About two weeks ago I came home from work to find my Facebook wall completely flooded with links and articles about the death of a Vancouver teen named Amanda Todd. Bullied at school and on the Internet, Amanda made the tragic choice to take her own life. My blood literally ran cold and goosebumps covered my arms as the realization struck me that the circumstances surrounding Amanda’s death were not unlike those of the character in the book that I had literally finished reading that very afternoon. That book was Thirteen Reasons Why.
There are so many wonderful and amazing things that I could say about Jay Asher’s bestselling novel, Thirteen Reasons Why: his creative decision to have one of the main characters speak entirely through cassette tapes, the flow of his writing, the powerful message behind Hannah’s story… All of these things were fantastic aspects of the book, and have been pointed out by countless reviewers before me. After finishing the book and reading about Amanda’s story, the one thing that struck me the most, however, was the novel’s continued relevance to every day life despite having been published almost five years ago.
The parallel between the character of Hannah and the real life Amanda Todd just goes to show you how much bullying is still a major issue in the lives of teens. While many teens may not realize it, a few harsh words or a single thoughtless action may have a much bigger impact on those around them then they imagine. As Hannah tells her listeners, “You don’t know what goes on in anyone’s life but your own. And when you mess with one part of a person’s life, you’re not messing with just that part. Unfortunately, you can’t be that precise and selective. When you mess with one part of a person’s life, you’re messing with their entire life. Everything. . . affects everything.” In other words, teens and adults alike need to consider the impact of their actions or inaction on others.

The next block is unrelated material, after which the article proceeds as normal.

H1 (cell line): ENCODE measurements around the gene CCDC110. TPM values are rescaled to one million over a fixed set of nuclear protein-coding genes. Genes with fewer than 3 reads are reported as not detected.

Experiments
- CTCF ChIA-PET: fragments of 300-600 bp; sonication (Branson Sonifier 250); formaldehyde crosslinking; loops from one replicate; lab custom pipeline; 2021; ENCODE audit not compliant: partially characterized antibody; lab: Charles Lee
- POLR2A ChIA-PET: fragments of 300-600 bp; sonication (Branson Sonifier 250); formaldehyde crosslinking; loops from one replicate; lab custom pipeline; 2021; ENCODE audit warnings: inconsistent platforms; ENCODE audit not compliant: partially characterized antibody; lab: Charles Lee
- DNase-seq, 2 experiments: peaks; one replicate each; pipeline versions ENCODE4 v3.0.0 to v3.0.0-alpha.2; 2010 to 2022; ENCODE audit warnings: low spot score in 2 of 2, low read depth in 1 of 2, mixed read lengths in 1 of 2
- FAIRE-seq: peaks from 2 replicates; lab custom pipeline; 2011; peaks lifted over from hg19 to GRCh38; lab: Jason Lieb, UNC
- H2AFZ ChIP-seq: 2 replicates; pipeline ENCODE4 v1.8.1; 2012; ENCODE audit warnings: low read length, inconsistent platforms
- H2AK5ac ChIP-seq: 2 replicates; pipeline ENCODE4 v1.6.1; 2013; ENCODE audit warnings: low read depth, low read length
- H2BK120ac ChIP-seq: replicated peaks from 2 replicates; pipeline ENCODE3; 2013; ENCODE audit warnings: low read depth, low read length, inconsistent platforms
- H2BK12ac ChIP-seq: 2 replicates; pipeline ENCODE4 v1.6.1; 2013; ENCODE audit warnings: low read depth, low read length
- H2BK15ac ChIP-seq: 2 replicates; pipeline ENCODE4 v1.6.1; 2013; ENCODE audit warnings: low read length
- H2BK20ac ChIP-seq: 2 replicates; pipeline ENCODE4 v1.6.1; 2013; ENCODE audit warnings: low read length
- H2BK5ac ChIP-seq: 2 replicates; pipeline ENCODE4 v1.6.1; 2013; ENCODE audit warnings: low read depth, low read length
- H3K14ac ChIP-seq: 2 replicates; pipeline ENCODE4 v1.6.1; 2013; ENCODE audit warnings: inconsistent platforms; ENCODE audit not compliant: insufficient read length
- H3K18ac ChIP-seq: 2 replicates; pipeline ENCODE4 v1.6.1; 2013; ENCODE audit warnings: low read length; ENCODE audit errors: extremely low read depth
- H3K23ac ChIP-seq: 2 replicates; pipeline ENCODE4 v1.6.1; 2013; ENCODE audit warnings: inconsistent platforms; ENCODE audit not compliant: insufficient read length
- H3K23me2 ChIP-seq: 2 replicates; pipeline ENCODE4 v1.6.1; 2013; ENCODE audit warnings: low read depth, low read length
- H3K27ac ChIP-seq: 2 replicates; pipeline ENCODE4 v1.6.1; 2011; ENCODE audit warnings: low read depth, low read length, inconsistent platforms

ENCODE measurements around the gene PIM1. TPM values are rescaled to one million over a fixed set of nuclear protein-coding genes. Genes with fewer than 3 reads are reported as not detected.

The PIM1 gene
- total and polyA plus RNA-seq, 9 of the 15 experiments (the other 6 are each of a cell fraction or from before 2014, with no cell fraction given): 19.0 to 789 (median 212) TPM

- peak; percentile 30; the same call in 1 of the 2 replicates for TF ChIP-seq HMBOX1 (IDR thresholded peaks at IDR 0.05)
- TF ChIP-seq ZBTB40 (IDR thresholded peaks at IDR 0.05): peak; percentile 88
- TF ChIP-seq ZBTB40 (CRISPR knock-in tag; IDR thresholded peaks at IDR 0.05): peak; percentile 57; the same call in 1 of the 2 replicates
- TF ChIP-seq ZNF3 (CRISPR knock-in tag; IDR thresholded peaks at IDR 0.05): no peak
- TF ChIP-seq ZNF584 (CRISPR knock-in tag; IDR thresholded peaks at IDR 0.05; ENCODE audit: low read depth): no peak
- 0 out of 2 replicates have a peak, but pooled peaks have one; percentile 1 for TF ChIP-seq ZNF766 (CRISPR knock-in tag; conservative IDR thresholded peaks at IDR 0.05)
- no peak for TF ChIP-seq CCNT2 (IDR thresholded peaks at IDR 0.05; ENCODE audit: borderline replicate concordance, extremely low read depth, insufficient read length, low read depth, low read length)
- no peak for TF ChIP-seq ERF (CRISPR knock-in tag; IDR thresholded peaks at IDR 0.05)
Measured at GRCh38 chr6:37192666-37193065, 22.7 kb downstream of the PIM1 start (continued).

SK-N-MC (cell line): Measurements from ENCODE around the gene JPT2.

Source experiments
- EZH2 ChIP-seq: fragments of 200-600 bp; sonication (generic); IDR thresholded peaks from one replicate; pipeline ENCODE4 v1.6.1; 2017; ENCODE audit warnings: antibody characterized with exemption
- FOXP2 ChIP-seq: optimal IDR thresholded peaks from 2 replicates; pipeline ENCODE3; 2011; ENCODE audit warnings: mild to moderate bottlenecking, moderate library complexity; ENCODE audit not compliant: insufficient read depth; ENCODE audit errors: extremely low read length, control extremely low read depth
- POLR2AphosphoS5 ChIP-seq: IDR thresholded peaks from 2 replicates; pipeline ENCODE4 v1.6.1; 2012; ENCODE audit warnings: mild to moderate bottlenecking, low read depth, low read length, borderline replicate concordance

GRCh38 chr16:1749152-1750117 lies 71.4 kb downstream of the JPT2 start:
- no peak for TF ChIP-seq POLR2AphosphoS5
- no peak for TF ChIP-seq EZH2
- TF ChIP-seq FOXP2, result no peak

I guess what I’m trying to say in a very roundabout way is that Thirteen Reasons Why is an amazing book that continues to portray the problems and struggles faced by teens throughout North America. This is definitely a must read for high school students in order for them to better understand the issues of bullying, depression, and suicide. Who knows….maybe reading Thirteen Reasons Why will cause someone, somewhere to reach out to another person in need and prevent another tragedy like the death of Amanda Todd.